Marta is my daughter’s Spanish exchange student. I had to retrieve her from school Monday lunchtime. She was crying as we drove away, and she phoned her mum as we headed to B&Q. When we got out, the trolley I chose was unco-operative, causing Marta to chuckle. A woman from B&Q came across to help me separate a different trolley from one with which it seemed to be coupling. More chuckles. I needed some manure and shears and, as I searched for them,  I gradually managed to draw Marta out on the subject of her garden at home in Seville- quite large, no orange trees. We got the manure – caca de caballo. Smirks.

Back home we set about making spag bol. Turns out, Marta is an excellent sous chef. She made quick work of the pepper, garlic and onion, though the latter drew yet more tears. I offered her a taste of tea. Slowly, without either of us really noticing, trust was being established; the sense that, although we couldn’t communicate about anything more significant than nouns or the films we liked, the tone in which we communicated, the way we  inhabited our shared space suggested that we both meant well.

Later, after my daughter came home, we took a turn around the town. Keynsham of an evening is something of a ghost town, certainly compared to the Spanish evening promenades (passegiata in Italian). What we did come across, helped draw Marta further out of her shell. Two boys sprinted downhill in the park, away from a bin they’d just set light to. We went down to Echo Bridge and presented Marta with the acoustic wonders. We jumped, clapped and shouted a cacophony of reverberations. She was delighted.  There was an old woman drinking cider by the river, whose dog (a white, cutesy teddybear fluff ball) followed us, ignoring its owner’s calls. Marta seized the initiative and the dog, and returned it. She wants to be a vet. As we walked up the hill towards home, my daughter found a broken egg at the base of a tree. Gaviota, seagull. Marta picked up the fragile shell and unravelled it as we walked on.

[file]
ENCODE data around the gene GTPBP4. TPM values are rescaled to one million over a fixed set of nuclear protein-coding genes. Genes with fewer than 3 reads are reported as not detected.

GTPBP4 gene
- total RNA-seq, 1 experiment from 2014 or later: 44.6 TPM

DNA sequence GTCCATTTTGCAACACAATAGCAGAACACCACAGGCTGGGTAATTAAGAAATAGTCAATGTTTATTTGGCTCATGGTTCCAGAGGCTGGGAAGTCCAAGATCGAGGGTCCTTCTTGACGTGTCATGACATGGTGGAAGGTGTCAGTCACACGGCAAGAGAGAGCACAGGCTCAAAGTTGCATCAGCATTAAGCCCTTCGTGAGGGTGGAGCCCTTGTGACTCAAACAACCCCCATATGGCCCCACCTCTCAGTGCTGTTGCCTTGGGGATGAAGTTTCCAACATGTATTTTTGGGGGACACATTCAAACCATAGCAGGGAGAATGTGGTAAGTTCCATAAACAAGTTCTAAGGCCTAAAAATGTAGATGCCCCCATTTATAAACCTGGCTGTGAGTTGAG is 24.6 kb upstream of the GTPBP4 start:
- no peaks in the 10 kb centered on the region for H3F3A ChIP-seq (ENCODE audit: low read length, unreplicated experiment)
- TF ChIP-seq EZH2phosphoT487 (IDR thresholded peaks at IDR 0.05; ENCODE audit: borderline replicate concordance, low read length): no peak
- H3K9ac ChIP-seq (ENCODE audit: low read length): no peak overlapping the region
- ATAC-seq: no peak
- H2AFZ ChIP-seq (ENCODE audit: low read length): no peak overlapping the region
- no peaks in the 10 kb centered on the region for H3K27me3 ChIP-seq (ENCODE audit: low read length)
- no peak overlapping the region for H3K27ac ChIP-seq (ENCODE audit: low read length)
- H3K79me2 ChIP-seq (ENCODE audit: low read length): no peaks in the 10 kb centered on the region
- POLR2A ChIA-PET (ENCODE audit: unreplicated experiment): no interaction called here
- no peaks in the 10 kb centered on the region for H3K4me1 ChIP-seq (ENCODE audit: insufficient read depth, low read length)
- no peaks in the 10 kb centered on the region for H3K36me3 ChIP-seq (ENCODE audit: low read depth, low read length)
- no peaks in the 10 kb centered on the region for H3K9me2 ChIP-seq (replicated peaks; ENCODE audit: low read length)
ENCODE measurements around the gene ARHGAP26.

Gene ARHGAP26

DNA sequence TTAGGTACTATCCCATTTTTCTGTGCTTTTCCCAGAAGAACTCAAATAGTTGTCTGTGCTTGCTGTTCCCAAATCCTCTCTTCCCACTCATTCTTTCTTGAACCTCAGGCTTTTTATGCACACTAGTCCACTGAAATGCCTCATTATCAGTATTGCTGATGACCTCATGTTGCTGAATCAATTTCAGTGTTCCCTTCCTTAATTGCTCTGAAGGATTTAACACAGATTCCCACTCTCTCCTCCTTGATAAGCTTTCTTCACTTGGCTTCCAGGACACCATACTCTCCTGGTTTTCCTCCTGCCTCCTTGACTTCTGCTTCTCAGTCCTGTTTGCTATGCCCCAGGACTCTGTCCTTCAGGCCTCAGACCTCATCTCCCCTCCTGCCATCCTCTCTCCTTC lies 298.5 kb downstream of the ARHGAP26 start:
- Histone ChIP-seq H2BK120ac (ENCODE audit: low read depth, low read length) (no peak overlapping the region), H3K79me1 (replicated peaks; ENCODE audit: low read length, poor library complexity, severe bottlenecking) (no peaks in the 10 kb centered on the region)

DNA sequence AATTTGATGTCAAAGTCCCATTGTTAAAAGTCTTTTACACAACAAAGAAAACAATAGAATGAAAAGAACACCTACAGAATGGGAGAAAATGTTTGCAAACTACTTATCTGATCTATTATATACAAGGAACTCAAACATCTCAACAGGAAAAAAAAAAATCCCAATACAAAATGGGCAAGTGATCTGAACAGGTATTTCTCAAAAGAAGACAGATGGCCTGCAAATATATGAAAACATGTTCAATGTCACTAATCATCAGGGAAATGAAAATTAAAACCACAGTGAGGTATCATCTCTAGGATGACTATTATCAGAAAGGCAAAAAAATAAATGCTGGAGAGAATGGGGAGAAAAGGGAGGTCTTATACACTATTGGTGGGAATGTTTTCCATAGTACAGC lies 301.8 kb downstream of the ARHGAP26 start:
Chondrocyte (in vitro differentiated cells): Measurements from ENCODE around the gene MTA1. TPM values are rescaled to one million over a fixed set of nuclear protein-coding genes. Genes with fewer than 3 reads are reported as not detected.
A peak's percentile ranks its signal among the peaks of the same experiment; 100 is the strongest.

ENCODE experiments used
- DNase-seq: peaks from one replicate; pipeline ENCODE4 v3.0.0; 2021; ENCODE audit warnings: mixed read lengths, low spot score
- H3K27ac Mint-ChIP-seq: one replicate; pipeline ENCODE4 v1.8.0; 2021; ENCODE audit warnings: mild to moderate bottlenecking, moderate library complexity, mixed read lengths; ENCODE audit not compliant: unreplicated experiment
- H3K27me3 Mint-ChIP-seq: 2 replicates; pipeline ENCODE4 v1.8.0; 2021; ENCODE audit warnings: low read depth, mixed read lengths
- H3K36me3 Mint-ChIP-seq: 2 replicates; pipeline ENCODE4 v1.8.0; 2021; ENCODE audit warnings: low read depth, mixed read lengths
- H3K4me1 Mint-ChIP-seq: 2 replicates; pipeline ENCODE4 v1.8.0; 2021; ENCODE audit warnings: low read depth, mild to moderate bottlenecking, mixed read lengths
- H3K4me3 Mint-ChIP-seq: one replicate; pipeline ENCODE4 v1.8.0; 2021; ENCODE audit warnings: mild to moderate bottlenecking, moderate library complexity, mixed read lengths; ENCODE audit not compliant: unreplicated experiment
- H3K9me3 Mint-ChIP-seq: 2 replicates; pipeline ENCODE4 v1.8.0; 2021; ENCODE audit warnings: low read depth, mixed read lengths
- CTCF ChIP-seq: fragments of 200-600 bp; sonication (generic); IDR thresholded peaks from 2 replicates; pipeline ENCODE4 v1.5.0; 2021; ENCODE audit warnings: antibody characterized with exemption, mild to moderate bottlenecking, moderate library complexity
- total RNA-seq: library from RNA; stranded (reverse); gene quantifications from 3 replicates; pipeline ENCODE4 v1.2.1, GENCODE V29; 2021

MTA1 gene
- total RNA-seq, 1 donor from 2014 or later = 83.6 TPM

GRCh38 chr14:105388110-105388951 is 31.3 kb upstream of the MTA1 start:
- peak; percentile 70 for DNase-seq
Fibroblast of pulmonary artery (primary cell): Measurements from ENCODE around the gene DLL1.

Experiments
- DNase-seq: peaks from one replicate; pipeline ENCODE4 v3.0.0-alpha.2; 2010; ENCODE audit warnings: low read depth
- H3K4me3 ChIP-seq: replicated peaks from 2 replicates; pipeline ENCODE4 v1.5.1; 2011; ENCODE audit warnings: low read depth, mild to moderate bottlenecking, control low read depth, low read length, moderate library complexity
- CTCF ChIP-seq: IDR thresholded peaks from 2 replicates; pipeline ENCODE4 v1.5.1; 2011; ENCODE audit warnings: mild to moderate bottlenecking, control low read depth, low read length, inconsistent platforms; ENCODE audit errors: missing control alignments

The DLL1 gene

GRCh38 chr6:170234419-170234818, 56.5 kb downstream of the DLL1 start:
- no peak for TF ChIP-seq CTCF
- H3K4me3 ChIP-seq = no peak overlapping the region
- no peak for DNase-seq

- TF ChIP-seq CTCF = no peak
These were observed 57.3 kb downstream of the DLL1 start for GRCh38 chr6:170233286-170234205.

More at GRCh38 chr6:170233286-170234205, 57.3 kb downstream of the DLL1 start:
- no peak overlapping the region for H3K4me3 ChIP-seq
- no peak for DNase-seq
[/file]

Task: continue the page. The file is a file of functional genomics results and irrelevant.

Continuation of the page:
We got home and the girls watched a film while I filled my newly prepared pallets with topsoil (to be raised beds). By the time it was time for bed, we all knew each other a little better and I was feeling more recovered from the lapse of the weekend.